Dundalk Dog Rescue has welcomed the reduction in dogs being surrendered in 2013 but it has said that a number of factors will result in huge increases in 2014.
Last year Dogs Trust have said there was an 11.5% reduction in dogs being surrendered to Irish pounds and statistics released also showed a 21% reduction in dog’s being destroyed for the same year.
“Whilst 2013 may have seen a reduction in dogs entering the pounds and being put down, it is unlikely that this trend will continue into 2014 as so far this year we have seen a dramatic increase in numbers being surrendered into the pound together with an increase in strays,” Edel Halpin of Dundalk Dog Rescue told the Democrat. “Added to the increase of dogs entering the pounds there is the reduction in rescue places available now to Irish dogs in the UK – the main outlet for them – because of the passport enforcement under the Balai Directive.
“The increased costs for an Irish rescue to passport all dogs entering the UK puts huge pressure on rescues like ourselves.
“Each dog has to receive a rabies vaccination (although no rabies in Ireland or in the UK), microchip in addition to the normal 7/1 vaccinations that a dog only required in the past.
“The extra costs come in at between 55 and 65 euros per dog not including the extra weeks the dogs have to stay in kennels which has now increased to 6 to 7 weeks from 2 to 3 weeks.
“UK pounds are also experiencing an increase in the number of strays and surrenders because of the economic climate and all of these factors spell bad news for Irish dogs. DDR helped over 800 dogs in 2013 to new lives in the UK with a small number going to Sweden and Italy.”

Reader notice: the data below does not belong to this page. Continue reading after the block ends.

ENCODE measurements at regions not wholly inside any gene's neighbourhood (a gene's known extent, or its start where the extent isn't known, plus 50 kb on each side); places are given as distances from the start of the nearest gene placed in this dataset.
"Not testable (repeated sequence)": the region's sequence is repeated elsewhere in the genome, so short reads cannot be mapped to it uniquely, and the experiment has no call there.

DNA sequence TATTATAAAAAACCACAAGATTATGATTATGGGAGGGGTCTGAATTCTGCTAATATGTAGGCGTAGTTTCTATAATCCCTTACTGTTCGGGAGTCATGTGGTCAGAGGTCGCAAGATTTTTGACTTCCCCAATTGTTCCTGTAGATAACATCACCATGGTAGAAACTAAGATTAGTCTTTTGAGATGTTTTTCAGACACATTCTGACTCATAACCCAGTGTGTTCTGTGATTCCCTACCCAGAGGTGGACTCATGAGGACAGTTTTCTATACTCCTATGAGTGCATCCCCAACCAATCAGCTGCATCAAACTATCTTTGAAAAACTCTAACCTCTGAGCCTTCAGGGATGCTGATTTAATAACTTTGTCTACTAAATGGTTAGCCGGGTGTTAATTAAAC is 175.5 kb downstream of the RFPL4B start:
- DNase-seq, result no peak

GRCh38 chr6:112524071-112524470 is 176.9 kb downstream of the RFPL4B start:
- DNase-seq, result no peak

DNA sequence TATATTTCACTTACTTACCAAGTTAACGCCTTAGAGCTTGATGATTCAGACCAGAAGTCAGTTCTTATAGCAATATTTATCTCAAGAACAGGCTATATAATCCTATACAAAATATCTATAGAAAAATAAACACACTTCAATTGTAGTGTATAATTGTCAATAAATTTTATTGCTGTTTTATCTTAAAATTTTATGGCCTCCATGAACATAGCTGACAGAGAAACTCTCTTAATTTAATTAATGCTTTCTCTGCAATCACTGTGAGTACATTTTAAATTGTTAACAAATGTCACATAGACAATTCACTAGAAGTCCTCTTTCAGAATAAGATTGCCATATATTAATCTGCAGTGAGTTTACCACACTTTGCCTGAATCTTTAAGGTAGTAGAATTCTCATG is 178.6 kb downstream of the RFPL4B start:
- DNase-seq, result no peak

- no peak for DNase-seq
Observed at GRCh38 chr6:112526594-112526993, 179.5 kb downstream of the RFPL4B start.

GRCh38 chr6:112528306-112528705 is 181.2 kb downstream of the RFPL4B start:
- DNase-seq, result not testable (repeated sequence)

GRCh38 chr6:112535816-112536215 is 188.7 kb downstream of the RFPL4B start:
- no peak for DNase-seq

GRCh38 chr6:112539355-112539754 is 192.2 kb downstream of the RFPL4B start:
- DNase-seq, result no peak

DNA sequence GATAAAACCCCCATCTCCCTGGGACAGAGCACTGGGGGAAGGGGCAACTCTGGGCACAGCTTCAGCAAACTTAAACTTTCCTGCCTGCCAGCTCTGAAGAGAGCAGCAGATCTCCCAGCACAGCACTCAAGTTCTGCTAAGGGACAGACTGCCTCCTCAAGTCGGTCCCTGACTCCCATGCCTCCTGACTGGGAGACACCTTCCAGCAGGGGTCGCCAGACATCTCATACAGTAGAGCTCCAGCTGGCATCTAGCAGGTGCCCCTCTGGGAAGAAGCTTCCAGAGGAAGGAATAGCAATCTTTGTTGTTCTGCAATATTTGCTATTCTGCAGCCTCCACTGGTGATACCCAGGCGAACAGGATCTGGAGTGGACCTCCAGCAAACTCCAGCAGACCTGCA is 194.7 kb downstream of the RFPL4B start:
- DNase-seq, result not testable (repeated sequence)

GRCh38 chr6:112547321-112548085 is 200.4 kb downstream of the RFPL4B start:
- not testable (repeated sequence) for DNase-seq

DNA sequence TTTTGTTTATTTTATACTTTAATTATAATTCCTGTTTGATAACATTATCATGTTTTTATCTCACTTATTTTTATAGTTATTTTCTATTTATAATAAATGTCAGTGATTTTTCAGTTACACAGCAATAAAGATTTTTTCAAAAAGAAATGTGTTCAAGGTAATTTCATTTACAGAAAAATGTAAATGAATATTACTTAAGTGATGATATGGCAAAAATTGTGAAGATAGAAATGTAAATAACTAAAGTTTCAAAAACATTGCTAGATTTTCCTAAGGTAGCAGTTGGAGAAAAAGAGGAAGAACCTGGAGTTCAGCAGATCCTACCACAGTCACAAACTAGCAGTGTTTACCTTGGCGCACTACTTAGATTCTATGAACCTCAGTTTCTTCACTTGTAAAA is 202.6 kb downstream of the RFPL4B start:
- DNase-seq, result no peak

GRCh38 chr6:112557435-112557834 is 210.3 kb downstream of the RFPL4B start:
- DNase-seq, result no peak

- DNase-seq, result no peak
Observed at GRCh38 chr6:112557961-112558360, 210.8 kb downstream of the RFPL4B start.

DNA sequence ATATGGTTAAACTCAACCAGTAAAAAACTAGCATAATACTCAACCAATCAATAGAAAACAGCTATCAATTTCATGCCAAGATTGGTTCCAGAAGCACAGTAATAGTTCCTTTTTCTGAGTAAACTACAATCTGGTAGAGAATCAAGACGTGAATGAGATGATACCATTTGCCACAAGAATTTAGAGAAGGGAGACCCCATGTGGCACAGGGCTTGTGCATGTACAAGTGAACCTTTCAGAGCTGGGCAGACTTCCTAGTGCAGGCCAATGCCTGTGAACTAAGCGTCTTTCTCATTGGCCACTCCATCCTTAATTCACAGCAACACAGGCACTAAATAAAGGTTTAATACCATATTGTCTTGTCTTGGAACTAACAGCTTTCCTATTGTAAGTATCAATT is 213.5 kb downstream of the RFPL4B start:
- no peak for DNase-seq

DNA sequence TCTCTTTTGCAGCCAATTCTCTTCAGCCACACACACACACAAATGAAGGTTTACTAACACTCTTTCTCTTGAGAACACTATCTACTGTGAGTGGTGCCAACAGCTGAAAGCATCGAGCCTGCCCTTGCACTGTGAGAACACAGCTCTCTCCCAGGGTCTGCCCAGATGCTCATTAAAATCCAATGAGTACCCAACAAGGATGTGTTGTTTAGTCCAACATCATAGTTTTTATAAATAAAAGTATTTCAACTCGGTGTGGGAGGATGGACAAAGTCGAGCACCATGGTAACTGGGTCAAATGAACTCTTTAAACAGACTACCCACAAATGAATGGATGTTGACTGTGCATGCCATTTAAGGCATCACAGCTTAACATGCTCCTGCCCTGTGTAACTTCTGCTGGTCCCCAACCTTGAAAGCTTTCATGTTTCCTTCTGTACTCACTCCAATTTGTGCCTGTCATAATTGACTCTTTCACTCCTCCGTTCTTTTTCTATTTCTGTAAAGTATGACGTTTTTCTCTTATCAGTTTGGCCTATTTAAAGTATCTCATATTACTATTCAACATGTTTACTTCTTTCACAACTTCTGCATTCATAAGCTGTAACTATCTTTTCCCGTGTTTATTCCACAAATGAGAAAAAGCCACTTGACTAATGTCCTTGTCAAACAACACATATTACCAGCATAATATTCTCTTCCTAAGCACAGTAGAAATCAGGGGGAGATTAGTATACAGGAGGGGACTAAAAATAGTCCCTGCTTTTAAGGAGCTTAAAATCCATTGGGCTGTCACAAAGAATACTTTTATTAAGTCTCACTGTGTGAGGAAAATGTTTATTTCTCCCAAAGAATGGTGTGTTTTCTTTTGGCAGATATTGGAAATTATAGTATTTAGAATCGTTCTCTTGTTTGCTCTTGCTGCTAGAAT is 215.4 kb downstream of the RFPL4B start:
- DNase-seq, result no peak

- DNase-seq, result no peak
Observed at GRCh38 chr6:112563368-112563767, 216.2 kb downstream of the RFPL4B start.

DDR believe that this figure will be dramatically reduced this year because of lack of rescue spaces available to DDR and the extra passport and kennelling costs involved.
“Ireland, in the past 10 to 12 years, received massive help from rescues like Dogs Trust who at one stage provided the pounds with vouchers covering neutering, chipping and vaccinations for dogs rehomed directly to the public by them, in an attempt to reduce the huge number of unwanted dogs in Ireland, but many of the people who received vouchers when homing a dog handed the voucher back with the dog to the pound and in many cases the dog was in pup.
“This sums up the attitude of the majority of people in Ireland to neutering. Ireland had more than enough chances to come to terms with the huge problem but failed to do so and now it is too late for the future dogs.”
Up to 10 dogs a day (3,516 dogs a year) are being killed in Irish pounds.
Speaking about these latest figures, Mark Beazley, Executive Director at Dogs Trust explains
‘“When a dog is picked up by a dog warden and enters the pound system as a stray, the pound has a legal obligation to keep the dog for 5 days in case the owner comes forward looking for their pet.”
However, when a dog is surrendered by their owner the pound has no legal obligation to keep the dog and the dog could be put to sleep that same day. Most of these dogs are healthy dogs and have just been surrendered by people who cannot or will not care for them anymore.
Dogs Trust will never destroy a healthy dog and send out a message to people to be responsible dog owners by neutering and micro chipping their dogs.
Dogs Trust runs affordable neutering and microchipping campaigns throughout the year and welcomes the introduction of compulsory microchipping of all dogs by 2016.”
Dogs Trust has been actively working with pounds across Irelandin order to rehabilitate stray and abandoned dogs and rehome them through their centre in Dublin. Operations Manager at Dogs Trust, Catriona Birt comments:
“Of the dogs entering our Rehoming Centre, 70% have come directly from the pound system with the majority of them being there, through no fault of their own. No breed is exempt from being abandoned or surrendered. Since we opened in 2009 we have rehomed almost 4,000 dogs and we have genuinely seen almost every size and type of dog come through our doors. The addition of our new Puppy Wing which will open in June this year will ensure we can save up to 500 additional puppies each year at our Rehoming Centre”